Texans are worried about the economy and the direction of the country but generally think their own state, while it has its troubles, is in better shape economically and politically than the rest of the country, according to the new University of Texas/Texas Tribune poll.
The economy and related topics — unemployment/jobs and federal spending/national debt — are the top items on the list of Texans' concerns about the country, dominating all other issues in the survey. For 30 percent of those queried, the economy is the most important problem facing the U.S., followed by unemployment/jobs at 18 percent and federal spending/national debt at 16 percent. Health care is next, at 10 percent, followed by political corruption/leadership at 9 percent. Nothing else was above 5 percent.
Their take on the most important problems facing the state is different. Unemployment/jobs leads their list of state issues at 19 percent, followed by immigration at 16 percent and the economy and border security each at 14 percent. No other issues break into double digits.
The Texas/Washington split is apparent in approval numbers and in what people think of the direction of the country. More than half of Texans — 56 percent — think the country is on the wrong track, while 31 percent think things are going in the right direction. It's rosier in Texas, where more think the state is headed in the right direction (43 percent) as opposed to the wrong track (37 percent).
The respondents' Texas pride is showing: Most think their state government is doing a good job, with 57 percent saying it "serves as a good model for other states to follow" and 31 percent disagreeing.
They're not comfortable, though. Only 28 percent think the national economy is better than a year ago, while many more — 52 percent — think the country is worse off. About the same number think the state's economic conditions are improving (38 percent) as think they're getting worse (40 percent). Only 17 percent say their families are better off than a year ago, while 41 percent say they're about the same, and 41 percent say they're worse off now.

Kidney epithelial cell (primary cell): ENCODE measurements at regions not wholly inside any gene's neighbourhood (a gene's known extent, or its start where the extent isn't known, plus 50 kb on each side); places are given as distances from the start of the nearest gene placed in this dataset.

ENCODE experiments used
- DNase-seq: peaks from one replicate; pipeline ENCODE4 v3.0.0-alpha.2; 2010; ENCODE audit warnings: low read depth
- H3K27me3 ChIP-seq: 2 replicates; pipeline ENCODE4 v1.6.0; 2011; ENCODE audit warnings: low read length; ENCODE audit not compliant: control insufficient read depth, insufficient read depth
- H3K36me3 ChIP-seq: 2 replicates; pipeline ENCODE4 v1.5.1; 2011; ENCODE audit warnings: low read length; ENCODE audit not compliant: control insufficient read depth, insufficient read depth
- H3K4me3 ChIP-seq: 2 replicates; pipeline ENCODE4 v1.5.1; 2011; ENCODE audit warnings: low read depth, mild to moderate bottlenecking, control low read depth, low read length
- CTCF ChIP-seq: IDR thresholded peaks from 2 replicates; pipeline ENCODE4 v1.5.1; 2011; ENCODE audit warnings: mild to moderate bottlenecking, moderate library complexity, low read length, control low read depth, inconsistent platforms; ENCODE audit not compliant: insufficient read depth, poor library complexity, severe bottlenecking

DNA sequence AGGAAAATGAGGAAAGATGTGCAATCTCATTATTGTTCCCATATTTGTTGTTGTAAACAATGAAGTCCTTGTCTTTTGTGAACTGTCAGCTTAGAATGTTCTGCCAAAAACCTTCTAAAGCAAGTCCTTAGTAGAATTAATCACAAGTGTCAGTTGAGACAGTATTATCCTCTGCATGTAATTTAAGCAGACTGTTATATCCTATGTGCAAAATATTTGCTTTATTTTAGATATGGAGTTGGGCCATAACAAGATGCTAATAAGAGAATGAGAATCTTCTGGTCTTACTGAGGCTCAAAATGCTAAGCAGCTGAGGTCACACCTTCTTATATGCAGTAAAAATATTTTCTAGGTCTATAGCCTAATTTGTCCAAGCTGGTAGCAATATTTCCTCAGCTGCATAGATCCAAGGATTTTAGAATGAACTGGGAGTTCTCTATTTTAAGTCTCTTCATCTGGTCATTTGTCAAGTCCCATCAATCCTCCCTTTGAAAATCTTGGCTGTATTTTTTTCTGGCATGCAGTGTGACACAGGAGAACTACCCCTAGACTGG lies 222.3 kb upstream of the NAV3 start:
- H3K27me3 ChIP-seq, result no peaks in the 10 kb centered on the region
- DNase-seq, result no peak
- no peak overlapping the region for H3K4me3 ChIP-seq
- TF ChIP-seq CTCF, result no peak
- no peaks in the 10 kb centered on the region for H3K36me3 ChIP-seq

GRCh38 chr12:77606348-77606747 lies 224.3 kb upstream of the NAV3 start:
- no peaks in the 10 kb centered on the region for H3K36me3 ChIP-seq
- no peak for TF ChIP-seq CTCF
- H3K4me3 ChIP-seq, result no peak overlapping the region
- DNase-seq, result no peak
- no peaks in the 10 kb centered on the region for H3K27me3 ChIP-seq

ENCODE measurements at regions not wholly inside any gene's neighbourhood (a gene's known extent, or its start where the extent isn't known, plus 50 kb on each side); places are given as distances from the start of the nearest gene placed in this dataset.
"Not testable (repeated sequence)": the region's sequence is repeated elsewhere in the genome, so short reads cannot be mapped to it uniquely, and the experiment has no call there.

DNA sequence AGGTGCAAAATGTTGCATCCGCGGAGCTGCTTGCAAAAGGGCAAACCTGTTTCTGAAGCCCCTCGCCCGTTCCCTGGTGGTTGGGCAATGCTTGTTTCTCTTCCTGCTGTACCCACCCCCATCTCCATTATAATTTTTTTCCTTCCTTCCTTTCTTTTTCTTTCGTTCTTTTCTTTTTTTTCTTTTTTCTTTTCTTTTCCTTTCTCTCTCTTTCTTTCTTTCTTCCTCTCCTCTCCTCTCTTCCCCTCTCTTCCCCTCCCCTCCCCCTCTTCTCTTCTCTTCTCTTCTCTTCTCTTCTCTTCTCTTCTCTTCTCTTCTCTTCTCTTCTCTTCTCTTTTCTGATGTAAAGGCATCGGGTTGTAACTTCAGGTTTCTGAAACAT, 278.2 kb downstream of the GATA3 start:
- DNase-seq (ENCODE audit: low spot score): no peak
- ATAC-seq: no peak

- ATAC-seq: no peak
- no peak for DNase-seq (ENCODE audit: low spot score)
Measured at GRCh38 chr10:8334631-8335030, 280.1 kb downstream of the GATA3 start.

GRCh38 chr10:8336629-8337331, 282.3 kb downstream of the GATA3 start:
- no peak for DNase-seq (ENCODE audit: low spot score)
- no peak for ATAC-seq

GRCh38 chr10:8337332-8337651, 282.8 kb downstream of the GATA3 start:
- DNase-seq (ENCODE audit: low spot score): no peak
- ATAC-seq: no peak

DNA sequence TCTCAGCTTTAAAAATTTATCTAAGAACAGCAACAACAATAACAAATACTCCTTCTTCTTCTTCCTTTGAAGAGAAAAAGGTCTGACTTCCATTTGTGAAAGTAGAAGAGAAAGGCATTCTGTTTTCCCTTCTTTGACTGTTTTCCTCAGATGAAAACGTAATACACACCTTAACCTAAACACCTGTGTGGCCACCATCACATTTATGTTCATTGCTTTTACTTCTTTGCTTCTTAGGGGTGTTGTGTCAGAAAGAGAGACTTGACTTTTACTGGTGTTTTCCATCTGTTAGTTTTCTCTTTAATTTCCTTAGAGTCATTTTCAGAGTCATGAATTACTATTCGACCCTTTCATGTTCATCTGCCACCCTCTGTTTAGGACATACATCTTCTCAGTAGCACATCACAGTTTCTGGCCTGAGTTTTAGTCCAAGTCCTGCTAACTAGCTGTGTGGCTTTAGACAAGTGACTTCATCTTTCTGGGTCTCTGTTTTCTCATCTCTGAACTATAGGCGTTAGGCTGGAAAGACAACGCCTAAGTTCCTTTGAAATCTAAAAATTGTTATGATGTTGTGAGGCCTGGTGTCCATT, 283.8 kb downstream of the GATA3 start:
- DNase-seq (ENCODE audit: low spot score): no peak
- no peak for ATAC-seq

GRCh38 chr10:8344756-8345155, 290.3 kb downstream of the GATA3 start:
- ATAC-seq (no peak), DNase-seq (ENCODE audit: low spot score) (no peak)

Couple those views with these:
• 41 percent approve "strongly" or "somewhat" of the job Barack Obama is doing as president, while 50 percent say they disapprove (and 40 percent disapprove strongly).
• 38 percent approve of the job Gov. Rick Perry is doing, versus 40 percent who disapprove.
• Sen. Kay Bailey Hutchison gets good marks from 36 percent and bad marks from 35 percent.
Most of the people we polled tend to rank themselves as moderate to conservative in their political views and tend, not surprisingly, to favor the candidate whose politics most closely match their own.
Asked how they rank various characteristics, and patterns quickly surface. For Republicans, a candidate "whose political beliefs most closely resemble mine" is the top criteria, followed, in order, by "a nominee who is not influenced by politics in Washington, D.C.," "a nominee who will not reward political and financial supporters with job appointments," "a nominee who will drastically shrink the size and role of state government," electability, a "fresh perspective," and government experience.
For Democrats, the first choice is the same: a match in political views. After that, Democrats rank electability, government experience, "a nominee who grew up in Texas and understands the state well," a political outsider, and "a nominee who has a life story that proves he can overcome adversity."
Outright opposition to gambling in Texas is thin: only 10 percent. Four times that many Texans would support full casino gambling in the state, while 13 percent would allow an expansion of gaming in existing locations, and 6 percent would allow it to be expanded only on Indian reservations. About one in five would like the gaming laws left alone.
Fewer than a third of Texans oppose both civil unions and marriage for gays and lesbians. About that many — 28 percent — would allow marriage, and 35 percent would allow civil unions but not marriage.
Support for the death penalty is still strong in Texas, with 53 percent strongly supporting it and another 25 pencent saying they "somewhat" support the death penalty. Well over half — 59 percent — say the death penalty is applied fairly in the state.
We gave Texans a scale to rank their own views on health care and numbered it from 1 to 7, with "there should be a government insurance plan for everyone" in the first position and "medical expenses should be paid by individuals through private plans" in the seventh. They prefer the private path over the public one, with 49 percent landing themselves on the private insurance side of the middle and 33 percent landing on the other end. The intensity is strong, too: While 14 percent went all the way (to 1) on government insurance, 25 percent went all the way (to 7) for private insurance.
We included a test of political knowledge in the poll, and most people did OK. For instance, 86 percent correctly identify Nancy Pelosi as Speaker of the U.S. House, and 73 percent know that Republicans are the majority party in the Texas Senate. Only 31 percent know that the Texas Legislature meets every two years; 36 percent think that's an annual event.